All character traits have been created for a purpose and each has its proper function in the world. Both compassion as well as cruelty need be utilized for the service of G‑d. It was grave disobedience for Saul to have thought his compassion superior to that of G‑d Himself. Yet the decree against Saul wasn't finalized until his error involving the sin of accepting slander regarding the priests (kohanim) of the city of Nob, in which he mistakenly ordered the slaughter of all the priests in the city, of which only one survived.

The Baal Shem Tov teaches us that when one comes before the Heavenly Tribunal upon his death, he is shown someone else who seemingly has sinned and is asked to voice his opinion on the case (just as the prophet Natan asked David to pass judgment on "the poor man's lamb" - see Sam II 12). Only after he passes judgment is it demonstrated to him that his deeds were similar, and thus he decides his own verdict in the Afterlife.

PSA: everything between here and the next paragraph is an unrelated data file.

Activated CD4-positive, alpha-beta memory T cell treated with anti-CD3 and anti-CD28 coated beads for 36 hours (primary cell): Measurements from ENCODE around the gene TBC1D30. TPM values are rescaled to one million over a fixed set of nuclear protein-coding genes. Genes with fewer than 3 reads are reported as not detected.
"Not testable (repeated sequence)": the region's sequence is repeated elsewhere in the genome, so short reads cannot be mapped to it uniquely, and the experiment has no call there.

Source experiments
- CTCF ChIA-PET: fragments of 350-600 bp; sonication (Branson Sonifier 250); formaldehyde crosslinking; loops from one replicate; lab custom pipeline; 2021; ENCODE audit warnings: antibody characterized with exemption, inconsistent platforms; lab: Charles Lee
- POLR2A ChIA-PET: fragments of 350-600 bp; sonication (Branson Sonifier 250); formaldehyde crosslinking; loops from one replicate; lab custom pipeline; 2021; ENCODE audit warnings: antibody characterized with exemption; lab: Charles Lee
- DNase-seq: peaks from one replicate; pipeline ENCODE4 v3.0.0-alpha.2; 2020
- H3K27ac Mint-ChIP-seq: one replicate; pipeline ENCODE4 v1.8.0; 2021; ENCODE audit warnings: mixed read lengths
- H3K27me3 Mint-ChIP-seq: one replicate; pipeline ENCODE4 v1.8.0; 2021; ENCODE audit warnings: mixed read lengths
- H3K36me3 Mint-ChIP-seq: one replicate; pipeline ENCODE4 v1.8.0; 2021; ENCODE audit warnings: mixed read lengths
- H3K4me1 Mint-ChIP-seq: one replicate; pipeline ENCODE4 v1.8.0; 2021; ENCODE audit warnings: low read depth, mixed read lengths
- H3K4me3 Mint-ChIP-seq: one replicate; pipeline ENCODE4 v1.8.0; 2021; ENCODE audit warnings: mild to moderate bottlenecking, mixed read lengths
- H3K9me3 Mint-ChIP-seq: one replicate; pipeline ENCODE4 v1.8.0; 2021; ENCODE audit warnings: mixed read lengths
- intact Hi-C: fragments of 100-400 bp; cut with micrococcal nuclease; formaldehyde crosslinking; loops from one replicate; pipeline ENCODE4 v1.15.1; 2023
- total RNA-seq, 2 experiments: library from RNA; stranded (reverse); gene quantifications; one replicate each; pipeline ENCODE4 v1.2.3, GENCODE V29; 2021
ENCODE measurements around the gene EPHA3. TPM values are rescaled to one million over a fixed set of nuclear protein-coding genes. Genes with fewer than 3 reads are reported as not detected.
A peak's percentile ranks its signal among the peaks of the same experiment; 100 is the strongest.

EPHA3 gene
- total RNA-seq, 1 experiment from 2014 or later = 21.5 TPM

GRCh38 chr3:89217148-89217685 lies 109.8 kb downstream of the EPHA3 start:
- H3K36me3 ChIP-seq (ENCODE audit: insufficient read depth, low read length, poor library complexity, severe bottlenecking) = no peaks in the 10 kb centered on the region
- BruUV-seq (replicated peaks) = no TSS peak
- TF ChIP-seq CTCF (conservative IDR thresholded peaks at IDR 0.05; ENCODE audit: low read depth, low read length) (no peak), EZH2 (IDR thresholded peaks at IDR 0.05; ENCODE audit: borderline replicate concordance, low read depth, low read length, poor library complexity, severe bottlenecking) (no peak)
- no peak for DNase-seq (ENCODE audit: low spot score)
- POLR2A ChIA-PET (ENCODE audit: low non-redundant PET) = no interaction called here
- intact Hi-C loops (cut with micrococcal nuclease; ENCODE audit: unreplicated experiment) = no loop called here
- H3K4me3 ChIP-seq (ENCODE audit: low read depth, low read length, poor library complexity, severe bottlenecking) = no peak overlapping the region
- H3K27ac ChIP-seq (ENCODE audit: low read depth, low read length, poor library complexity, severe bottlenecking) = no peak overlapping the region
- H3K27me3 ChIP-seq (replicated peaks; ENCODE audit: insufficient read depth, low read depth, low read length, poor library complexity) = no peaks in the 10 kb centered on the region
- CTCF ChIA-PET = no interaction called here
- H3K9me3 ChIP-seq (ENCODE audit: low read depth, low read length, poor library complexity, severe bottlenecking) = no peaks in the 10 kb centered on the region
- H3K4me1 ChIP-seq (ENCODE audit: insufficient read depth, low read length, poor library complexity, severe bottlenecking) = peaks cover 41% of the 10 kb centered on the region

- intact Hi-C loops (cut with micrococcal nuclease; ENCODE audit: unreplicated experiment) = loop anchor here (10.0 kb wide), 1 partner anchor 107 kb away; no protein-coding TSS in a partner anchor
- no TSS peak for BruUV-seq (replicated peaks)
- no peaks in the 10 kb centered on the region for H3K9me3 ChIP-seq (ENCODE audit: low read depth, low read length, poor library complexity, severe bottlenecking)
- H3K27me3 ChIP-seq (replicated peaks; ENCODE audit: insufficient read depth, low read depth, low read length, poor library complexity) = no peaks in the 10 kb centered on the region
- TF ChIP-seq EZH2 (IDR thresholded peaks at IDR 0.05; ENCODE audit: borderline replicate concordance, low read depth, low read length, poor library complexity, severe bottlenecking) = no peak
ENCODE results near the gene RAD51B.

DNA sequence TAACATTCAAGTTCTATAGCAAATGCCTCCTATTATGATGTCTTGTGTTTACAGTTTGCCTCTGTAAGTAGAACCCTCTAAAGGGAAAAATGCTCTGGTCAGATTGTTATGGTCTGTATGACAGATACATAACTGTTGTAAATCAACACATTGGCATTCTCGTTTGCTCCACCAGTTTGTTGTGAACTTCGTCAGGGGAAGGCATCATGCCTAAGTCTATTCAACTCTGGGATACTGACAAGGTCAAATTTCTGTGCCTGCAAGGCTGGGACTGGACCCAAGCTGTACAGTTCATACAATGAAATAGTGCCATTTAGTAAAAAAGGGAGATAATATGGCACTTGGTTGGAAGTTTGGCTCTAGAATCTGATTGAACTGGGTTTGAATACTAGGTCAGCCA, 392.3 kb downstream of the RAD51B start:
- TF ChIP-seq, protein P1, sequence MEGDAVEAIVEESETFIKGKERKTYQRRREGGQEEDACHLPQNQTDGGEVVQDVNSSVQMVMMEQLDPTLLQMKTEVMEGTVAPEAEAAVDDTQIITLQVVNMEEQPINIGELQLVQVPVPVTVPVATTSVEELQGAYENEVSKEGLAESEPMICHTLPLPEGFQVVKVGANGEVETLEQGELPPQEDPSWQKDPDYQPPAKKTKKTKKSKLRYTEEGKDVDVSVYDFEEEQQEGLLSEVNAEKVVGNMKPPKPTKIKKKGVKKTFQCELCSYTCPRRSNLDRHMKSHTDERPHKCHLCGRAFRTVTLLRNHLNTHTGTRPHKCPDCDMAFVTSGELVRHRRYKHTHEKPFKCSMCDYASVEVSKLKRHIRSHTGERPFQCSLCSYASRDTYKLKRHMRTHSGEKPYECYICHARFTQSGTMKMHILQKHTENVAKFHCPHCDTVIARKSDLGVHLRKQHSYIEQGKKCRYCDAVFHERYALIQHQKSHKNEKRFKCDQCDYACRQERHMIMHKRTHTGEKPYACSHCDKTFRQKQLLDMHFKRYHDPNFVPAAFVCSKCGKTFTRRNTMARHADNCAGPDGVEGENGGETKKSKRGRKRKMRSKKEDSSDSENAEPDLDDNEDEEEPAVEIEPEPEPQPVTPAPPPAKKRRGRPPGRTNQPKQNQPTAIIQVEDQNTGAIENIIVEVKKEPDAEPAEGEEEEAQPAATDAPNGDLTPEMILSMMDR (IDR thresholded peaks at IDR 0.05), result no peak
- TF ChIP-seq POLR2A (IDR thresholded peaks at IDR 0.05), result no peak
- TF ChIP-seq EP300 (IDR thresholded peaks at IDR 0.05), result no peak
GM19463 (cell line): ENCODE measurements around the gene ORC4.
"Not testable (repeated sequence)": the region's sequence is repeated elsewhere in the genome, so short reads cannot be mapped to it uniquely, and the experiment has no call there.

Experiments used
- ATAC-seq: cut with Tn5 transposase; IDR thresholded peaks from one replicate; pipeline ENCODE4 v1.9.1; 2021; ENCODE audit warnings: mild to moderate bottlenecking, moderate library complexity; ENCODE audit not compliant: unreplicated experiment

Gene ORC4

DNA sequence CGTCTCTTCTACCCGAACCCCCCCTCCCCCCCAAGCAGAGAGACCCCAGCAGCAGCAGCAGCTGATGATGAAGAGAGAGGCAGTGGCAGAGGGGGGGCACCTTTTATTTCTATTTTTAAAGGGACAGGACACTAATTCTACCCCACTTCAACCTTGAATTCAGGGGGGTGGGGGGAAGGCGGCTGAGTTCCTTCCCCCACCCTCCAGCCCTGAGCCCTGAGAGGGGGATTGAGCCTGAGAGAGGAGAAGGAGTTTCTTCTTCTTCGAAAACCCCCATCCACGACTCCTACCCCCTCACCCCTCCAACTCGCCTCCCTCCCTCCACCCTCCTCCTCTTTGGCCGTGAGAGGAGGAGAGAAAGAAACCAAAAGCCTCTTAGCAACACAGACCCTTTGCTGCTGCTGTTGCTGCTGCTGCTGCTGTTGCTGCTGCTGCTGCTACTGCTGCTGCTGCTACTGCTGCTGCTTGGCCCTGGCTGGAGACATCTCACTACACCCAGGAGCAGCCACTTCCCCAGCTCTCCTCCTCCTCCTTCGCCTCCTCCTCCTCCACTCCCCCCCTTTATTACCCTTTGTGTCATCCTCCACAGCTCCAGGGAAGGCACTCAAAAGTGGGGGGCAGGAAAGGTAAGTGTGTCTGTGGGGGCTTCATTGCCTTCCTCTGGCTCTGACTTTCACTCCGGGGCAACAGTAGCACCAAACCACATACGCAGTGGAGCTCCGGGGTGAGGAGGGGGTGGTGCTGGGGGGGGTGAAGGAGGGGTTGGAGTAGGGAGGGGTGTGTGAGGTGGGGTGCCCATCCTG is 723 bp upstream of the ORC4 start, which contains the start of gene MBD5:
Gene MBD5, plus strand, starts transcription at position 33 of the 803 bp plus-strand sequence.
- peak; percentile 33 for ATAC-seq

Until this episode, Saul could have maintained that he acted against Amalek according to his overly merciful nature - an error, to be sure. But once he showed his own cruel side regarding the city of Nob, he is judged to have been rebellious against G‑d on both occasions.

Anyone who sins and is ashamed, not making excuses for himself, all his sins are forgiven, as the verse states: "'…that you remember and be ashamed, and you will no longer have an excuse by reason of your humiliation, when I forgive you for all that you have done,' says the L-rd G‑d." (Ezekiel 16:63; Berachot 12b) Therefore, David the paramount repentant, merited to have a royal line of kings descend from him, whereas Saul's reign lasted a mere 2 years, notwithstanding his outstanding character traits.